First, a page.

Still not satisfied, the Church authorities thoroughly expunged Galileo's writings and theories from all Church colleges (that is, from nearly all colleges in Catholic Europe). One text which referred to Galileo as "renowned" was ordered by the Inquisition to change the reference to "notorious." And on 16 June 1633 the text of Galileo's abjuration was ordered circulated, with Urban's approval, to papal nuncios across Europe, so that they may "recognize the gravity of his error, in order that they may avoid it, and thus not incur the penalties which they would have to suffer in case they fell into the same." New publications of Galileo's works, or those with a Copernican basis, were forbidden. At the same time, opponents of the Copernican system were encouraged to refute the theory, knowing they could not be answered.
Broken in body and in spirit, Galileo spent the last nine years of his life under house arrest and carefully watched by the Inquisition. It has been suggested (Santillana and others) that Galileo's final days were quite comfortable, with freedom to experiment and entertain guests. This is only theoretically true, since even a gilded cage is still a cage. But Galileo's captivity ended with his death on 8 January 1642.
Persecution after death
The persecution of Galileo, however, did not end with the end of Galileo's life. His heirs were refused permission to bury the great scientist in his family tomb at Santa Croce. His friends were forbidden to erect a monument in his honor. Said Urban: "it would be an evil example for the world if such honors were rendered to a man who had been brought before the Roman Inquisition for an opinion so false and erroneous; who had communicated it to many others, and who had given so great a scandal to Christendom." As late as 1765 the French astronomer Joseph Lalande (1732-1807) tried in vain to get Galileo's works removed from the Index. Finally, in 1822, 190 years after the condemnation of Galileo for espousing it, the Inquisition announced that "the printing and publication of works treating of the motion of the earth and the stability of the sun, in accordance with the general opinion of modern astronomers, is permitted at Rome." Thirteen years later Galileo's "erroneous" works finally were removed from the Index.
As to his personal religious belief, we have no objective evidence for or against the claim that he was a "devout son of the Church," as the Catholic Encyclopedia says. Indeed, Pope John Paul II called Galileo "a sincere believer," but offered no evidence to support the proposition. Had the first Catholic Encyclopedia been written in 1709, rather than in 1909, the article on Galileo may have taken an entirely different view of his orthodoxy. It is simple knowledge of human nature to assume that, if Galileo had religious opinions in support of the prevailing orthodoxy, he would not suffer for voicing them; if he opposed orthodoxy, he could truly suffer by speaking out. In fact, he remained silent, which logically means he had no opinion, or a contrary one.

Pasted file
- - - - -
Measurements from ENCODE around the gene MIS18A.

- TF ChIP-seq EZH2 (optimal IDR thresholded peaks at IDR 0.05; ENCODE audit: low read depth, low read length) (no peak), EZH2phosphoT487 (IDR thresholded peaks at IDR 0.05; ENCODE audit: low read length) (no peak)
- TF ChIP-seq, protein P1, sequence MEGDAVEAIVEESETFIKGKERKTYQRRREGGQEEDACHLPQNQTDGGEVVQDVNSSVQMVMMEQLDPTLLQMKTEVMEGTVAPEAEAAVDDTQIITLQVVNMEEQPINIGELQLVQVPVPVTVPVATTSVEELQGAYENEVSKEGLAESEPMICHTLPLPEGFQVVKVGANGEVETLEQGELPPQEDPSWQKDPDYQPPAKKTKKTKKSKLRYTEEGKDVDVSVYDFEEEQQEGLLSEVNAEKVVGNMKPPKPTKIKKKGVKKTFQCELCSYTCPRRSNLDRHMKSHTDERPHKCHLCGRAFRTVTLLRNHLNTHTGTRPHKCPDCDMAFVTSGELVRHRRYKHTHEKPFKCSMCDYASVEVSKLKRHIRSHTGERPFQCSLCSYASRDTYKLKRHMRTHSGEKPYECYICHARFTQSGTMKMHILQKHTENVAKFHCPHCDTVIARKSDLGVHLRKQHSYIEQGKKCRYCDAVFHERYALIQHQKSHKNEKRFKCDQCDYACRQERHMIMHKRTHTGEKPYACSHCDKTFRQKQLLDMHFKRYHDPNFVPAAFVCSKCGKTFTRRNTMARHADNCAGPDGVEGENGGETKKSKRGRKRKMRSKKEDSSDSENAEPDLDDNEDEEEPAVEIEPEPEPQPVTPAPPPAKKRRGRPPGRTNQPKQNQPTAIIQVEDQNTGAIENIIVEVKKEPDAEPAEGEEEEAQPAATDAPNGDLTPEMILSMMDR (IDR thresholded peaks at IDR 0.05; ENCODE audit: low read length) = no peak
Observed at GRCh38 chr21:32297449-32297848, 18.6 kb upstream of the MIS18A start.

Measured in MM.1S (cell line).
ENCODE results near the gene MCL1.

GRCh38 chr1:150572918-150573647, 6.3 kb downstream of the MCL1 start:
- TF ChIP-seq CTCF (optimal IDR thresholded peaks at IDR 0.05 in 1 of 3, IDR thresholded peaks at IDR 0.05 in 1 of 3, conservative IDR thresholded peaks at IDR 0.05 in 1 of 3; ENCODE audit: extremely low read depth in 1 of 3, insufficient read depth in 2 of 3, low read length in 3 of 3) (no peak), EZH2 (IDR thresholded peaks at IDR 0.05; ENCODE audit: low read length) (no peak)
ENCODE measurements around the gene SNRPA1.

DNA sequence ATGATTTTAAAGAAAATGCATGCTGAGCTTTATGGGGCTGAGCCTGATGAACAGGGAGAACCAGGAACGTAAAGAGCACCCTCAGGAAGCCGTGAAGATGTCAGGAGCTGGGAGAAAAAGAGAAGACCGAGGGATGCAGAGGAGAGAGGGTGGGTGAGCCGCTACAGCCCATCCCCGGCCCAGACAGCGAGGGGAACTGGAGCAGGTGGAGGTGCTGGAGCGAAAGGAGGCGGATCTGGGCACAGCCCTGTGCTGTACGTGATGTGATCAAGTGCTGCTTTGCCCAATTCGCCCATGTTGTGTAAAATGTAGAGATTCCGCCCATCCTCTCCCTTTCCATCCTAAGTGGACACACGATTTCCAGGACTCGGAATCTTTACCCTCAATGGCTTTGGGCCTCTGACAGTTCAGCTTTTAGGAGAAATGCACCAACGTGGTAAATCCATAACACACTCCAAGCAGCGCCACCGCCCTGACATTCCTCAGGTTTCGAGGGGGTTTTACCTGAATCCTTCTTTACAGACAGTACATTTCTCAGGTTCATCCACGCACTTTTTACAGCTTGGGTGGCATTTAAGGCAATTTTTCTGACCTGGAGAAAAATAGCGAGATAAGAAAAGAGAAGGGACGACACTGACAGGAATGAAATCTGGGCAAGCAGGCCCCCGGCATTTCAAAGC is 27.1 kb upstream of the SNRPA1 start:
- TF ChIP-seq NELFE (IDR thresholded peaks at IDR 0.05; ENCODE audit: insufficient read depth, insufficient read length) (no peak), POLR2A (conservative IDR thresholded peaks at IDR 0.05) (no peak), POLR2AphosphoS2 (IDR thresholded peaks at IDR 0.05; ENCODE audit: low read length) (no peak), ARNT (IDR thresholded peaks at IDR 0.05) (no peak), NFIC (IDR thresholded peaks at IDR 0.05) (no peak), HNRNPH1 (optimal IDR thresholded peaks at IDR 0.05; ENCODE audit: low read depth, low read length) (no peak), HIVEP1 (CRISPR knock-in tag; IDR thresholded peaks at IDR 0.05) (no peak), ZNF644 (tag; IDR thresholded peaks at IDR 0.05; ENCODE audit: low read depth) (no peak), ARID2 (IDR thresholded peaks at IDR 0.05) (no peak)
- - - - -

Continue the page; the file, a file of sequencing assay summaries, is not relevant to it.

On 10 November 1979, Pope John Paul II asked the Pontifical Academy of Sciences to conduct an inquiry into the celebrated and controversial "Galileo case." A commission of Church scholars was assembled on 3 July 1981 and reported, via Cardinal Paul Poupard, eleven years later, on 31 October 1992. The Pope accepted the results of the inquiry and, shortly thereafter, addressed the Academy, in French, thanking the commission and commenting on the roles in human life of faith and science. Here are some excerpts, as they appeared in the translation of L'Osservatore Romano N. 44 (1264), on 4 November 1992:
[At] the time of the first centenary of the birth of Albert Einstein, ... I expressed the hope before this same Academy that "theologians, scholars and historians, animated by a spirit of sincere collaboration, will study the Galileo case more deeply and, in frank recognition of wrongs from whatever side they come, dispel the mistrust that still opposes, in many minds, a fruitful concord between science and faith."
In this next passage, Pope John Paul II appears to vindicate Galileo's prescient warning to theologians:
One might perhaps be surprised that ... I am returning to the Galileo case. Has not this case long been shelved and have not the errors committed been recognized?
That is certainly true. However, the underlying problems of this case concern both the nature of science and the message of faith. It is therefore not to be excluded that one day we shall find ourselves in a similar situation, one which will require both sides to have an informed awareness of the field and of the limits of their own competencies. The approach provided by the theme of complexity could provide an illustration of this.